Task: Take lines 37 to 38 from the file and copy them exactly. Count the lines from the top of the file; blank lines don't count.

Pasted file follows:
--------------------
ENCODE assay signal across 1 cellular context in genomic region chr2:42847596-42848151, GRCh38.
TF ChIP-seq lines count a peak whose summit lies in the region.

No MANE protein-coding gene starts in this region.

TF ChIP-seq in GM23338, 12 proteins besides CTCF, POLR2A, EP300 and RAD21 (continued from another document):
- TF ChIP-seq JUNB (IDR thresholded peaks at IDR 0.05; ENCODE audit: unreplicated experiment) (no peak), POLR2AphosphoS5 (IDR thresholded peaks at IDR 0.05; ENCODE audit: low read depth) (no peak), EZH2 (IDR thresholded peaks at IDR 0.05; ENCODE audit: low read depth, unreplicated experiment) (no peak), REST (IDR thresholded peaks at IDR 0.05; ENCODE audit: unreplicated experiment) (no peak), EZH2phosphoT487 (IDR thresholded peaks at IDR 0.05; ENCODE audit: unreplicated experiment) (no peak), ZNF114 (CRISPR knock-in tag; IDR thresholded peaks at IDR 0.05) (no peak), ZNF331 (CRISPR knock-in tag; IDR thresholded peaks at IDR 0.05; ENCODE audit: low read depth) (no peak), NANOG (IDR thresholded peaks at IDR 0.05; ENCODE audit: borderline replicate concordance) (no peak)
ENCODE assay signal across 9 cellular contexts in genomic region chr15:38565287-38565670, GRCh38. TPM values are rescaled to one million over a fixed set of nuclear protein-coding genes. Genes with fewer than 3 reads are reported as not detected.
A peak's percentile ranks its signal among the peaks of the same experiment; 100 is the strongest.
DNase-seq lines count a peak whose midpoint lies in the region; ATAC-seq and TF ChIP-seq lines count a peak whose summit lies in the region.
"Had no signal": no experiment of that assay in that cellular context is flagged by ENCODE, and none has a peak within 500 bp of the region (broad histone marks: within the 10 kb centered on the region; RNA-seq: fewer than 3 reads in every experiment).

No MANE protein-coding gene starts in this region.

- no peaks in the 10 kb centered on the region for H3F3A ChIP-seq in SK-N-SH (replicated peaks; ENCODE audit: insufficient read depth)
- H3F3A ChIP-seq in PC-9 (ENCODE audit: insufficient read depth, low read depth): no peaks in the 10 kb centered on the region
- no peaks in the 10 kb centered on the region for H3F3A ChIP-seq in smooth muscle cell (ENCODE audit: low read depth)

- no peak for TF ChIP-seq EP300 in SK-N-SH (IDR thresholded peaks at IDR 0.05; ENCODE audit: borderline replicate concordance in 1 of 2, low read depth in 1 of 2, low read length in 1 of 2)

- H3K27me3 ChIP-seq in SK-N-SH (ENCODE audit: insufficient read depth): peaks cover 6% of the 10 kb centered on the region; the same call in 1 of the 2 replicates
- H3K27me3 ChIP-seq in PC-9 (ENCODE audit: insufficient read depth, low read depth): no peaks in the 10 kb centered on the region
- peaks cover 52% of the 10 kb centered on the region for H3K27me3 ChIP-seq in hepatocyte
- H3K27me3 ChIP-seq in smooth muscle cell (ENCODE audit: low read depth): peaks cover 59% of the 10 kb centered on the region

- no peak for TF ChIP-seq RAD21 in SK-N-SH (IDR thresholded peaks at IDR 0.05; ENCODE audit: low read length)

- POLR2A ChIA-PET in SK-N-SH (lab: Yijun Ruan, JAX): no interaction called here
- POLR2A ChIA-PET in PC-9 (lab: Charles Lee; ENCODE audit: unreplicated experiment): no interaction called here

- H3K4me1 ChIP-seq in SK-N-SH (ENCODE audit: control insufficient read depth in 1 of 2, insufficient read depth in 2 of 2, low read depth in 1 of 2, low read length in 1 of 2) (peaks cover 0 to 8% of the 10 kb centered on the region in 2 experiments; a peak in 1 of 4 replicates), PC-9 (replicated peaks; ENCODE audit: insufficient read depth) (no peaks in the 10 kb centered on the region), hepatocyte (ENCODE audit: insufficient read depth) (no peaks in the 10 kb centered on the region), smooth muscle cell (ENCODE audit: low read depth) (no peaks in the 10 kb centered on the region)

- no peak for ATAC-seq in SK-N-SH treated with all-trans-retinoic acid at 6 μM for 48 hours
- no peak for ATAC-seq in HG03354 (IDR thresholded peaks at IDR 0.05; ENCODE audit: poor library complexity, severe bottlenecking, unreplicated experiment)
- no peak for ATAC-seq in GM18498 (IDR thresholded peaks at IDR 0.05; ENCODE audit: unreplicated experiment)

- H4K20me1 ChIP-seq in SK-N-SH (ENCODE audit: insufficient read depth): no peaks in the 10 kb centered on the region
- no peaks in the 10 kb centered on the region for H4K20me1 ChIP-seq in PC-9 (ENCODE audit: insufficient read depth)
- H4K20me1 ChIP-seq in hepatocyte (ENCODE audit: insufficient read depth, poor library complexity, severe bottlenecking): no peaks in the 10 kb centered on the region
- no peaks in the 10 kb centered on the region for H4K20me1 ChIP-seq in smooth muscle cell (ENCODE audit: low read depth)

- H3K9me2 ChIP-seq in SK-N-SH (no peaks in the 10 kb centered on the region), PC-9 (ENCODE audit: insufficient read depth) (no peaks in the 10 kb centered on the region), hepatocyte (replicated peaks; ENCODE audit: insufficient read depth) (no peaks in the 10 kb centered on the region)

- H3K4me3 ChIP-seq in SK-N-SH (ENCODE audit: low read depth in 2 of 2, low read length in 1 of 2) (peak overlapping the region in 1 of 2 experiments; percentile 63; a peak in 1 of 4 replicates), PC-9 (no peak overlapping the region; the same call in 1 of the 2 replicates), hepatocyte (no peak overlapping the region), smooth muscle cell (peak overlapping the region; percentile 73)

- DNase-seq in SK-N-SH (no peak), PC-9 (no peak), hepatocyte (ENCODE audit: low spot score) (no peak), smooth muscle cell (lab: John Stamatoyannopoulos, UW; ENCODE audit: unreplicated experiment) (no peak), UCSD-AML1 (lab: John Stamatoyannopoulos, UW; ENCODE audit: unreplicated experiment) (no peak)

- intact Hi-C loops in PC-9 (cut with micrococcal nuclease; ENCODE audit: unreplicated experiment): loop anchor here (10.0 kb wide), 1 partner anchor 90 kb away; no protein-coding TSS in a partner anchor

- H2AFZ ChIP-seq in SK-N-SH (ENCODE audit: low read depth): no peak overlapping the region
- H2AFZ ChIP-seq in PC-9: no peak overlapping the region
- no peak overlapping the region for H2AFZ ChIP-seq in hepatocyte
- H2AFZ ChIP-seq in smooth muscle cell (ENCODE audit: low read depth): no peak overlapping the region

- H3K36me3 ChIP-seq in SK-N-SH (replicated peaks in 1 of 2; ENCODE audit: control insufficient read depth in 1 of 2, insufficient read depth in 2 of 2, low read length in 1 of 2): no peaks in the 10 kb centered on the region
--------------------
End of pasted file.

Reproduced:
- H2AFZ ChIP-seq in smooth muscle cell (ENCODE audit: low read depth): no peak overlapping the region

- H3K36me3 ChIP-seq in SK-N-SH (replicated peaks in 1 of 2; ENCODE audit: control insufficient read depth in 1 of 2, insufficient read depth in 2 of 2, low read length in 1 of 2): no peaks in the 10 kb centered on the region